After several reports of discord in the office of Vice President Kamala Harris over the past week, some Democrats seem to be having buyer’s remorse over the woman who’s a heartbeat away from becoming the next president.
In a Friday piece for Axios, Margaret Talev and Jonathan Swan reported that “[s]everal administration officials used ‘s***show’ when describing Harris’ office,” with one Democratic operative revealing that some in the administration are saying, “Oh, she’s f***ing up, maybe she shouldn’t be the heir apparent.”
While this contrasts with a steady drumbeat of official statements out of Harris’ office defending the environment and chief of staff Tina Flournoy — apparently one of the architects of the clouds of gloom encircling the veep’s camp — what’s clear is that those speaking off the record aren’t so sanguine about Harris’ challenges.
That’s a problem, since the former senator from California was picked to be a bit more than a running mate or the heir apparent in eight years if all goes right. Joe Biden is already America’s oldest president, and he comes across as a high-mileage 78; a man prone to forgetting and inventing things for most of his life, Biden’s rate of gaffery has become cringeworthy.
Harris is supposed to be the Democrats’ insurance plan: If and when things go bad, she’ll be ready to plug the breach. And yet, the way Harris runs her office has become a worrisome matter for the Dems.
A Wednesday Politico piece described how 22 current and former administration officials, as well as those familiar with how the vice president’s office is run, described a hive of toxicity.
“People are thrown under the bus from the very top, there are short fuses and it’s an abusive environment,” one source said. “It’s not a healthy environment and people often feel mistreated. It’s not a place where people feel supported but a place where people feel treated like s***.”
Politico reported that “for some of the people who know Harris best, it’s become an all-too-familiar pattern for a politician who has churned through several iterations of staff on her rise and took office with a team almost entirely new to her.”
“Just six months in, some of those aides in the Office of the Vice President said they are eyeing other employment opportunities. Others have left already. In recent days, two top advance staffers, Karly Satkowiak and Gabrielle DeFranceschi, parted ways with Harris in what they and Harris officials said were long-planned departures, a point disputed by two other people familiar with the matter.”
Much of the blame was apportioned to Tina Flournoy, Harris’ chief of staff. On Thursday, CNBC reported on her strong-arm tactics while working as former President Bill Clinton’s chief of staff — tactics which included yelling at longtime friends of the Clintons when they asked for favors.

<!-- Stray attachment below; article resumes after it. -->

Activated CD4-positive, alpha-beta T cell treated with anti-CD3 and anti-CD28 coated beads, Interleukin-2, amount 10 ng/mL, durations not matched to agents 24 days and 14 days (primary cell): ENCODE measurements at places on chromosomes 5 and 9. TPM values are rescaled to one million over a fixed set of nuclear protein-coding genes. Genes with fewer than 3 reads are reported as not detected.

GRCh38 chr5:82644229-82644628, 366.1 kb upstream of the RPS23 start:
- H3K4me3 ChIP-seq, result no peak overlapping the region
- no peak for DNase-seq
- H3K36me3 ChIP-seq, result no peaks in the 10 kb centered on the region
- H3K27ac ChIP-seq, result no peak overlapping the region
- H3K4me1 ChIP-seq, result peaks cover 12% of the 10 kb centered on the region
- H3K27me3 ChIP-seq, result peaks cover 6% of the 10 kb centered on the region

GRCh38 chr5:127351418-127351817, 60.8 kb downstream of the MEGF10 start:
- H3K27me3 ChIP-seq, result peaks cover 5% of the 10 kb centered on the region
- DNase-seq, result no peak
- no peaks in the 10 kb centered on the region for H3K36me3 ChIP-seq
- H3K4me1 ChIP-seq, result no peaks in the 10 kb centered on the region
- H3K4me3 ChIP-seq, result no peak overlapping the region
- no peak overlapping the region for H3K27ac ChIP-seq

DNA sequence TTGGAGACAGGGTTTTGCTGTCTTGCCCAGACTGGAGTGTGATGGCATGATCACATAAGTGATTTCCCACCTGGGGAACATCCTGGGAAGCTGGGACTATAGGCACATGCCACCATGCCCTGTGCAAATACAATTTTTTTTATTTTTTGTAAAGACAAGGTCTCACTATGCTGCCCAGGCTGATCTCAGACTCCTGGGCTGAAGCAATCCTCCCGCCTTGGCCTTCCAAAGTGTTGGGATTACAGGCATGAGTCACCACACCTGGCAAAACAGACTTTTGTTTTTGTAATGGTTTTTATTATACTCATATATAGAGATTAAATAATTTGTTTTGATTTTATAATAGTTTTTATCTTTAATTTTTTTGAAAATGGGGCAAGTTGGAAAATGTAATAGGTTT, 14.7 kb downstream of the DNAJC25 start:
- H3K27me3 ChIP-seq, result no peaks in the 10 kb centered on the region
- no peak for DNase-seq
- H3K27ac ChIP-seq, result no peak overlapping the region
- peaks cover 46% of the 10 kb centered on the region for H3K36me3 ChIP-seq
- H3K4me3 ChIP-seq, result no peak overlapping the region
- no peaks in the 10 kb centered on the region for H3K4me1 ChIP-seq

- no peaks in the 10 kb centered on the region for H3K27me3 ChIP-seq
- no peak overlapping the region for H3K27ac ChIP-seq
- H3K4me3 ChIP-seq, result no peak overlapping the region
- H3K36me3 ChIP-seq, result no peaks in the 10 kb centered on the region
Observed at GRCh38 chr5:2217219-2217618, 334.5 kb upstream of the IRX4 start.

Publicly, sources in the administration have dismissed the importance of the reports; on Friday, Axios noted that “Harris would be the presumptive nominee if Biden didn’t run. Administration sources believe it would be nearly impossible to unseat the first Black woman vice president.”
They’ve also been dismissing the reports based on the anonymity of the sources. “It’s a whisper campaign designed to sabotage her,” Biden senior adviser Cedric Richmond said.
“Not one named person. That’s what bothers me most. We’re in a day where the stakes are high. You’d just hope if there’s a legitimate criticism they’d put their name next to it,” Richmond added.
“People are cowards to do this this way,” said Harris adviser and chief spokeswoman Symone Sanders on the anonymity of the sources, according to Politico.
Leaving aside the hilarity of Democrats suddenly finding unnamed sources to be a grave affront to accurate reportage inside the White House, whatever the case, Axios didn’t have any trouble finding Dems who were a bit more paranoid about the reports.
One Democratic operative said it wasn’t about party members saying “‘Oh, no, our heir apparent is f***ing up, what are we gonna do?’ It’s more that people think, ‘Oh, she’s f***ing up, maybe she shouldn’t be the heir apparent.'”
And then there were the “[s]everal administration officials” who called the office a “s***show,” adding to an impressive display of asterisks even by Beltway standards.
Axios’ report also noted that “2024 is the elephant in the room. While Biden aides overwhelmingly believe he’ll be the Democratic nominee, they also know he’d be 81 when seeking re-election.”
“An operation sometimes visibly out of sync with Biden’s — and missteps during a recent trip to the U.S.-Mexico border, following a scrutinized interview with NBC’s Lester Holt — have reignited questions from Harris’ 2020 primary bid.”
That primary bid disintegrated amid internecine squabbles best documented in a November 2019 New York Times pre-postmortem filed just days before Harris officially withdrew.
Perhaps nowhere was Harris’ current predicament more accurately augured than with what The Times described as a “blistering” resignation letter from Kelly Mehlenbacher, Harris’ state operations director.
“This is my third presidential campaign and I have never seen an organization treat its staff so poorly,” Mehlenbacher wrote after the campaign laid off aides with no notice. “With less than 90 days until Iowa we still do not have a real plan to win.”
They didn’t, but the deus ex machina of the vice presidency under the senescent Biden got her closer to sitting behind the Oval Office desk than she ever could have gotten on her own. In the intervening year-and-a-half, she doesn’t seem to have gotten any wiser about the organizational side of politics. Don’t expect that to change anytime soon — something that could make a Harris candidacy easy pickings for former President Donald Trump or Republican Florida Gov. Ron DeSantis.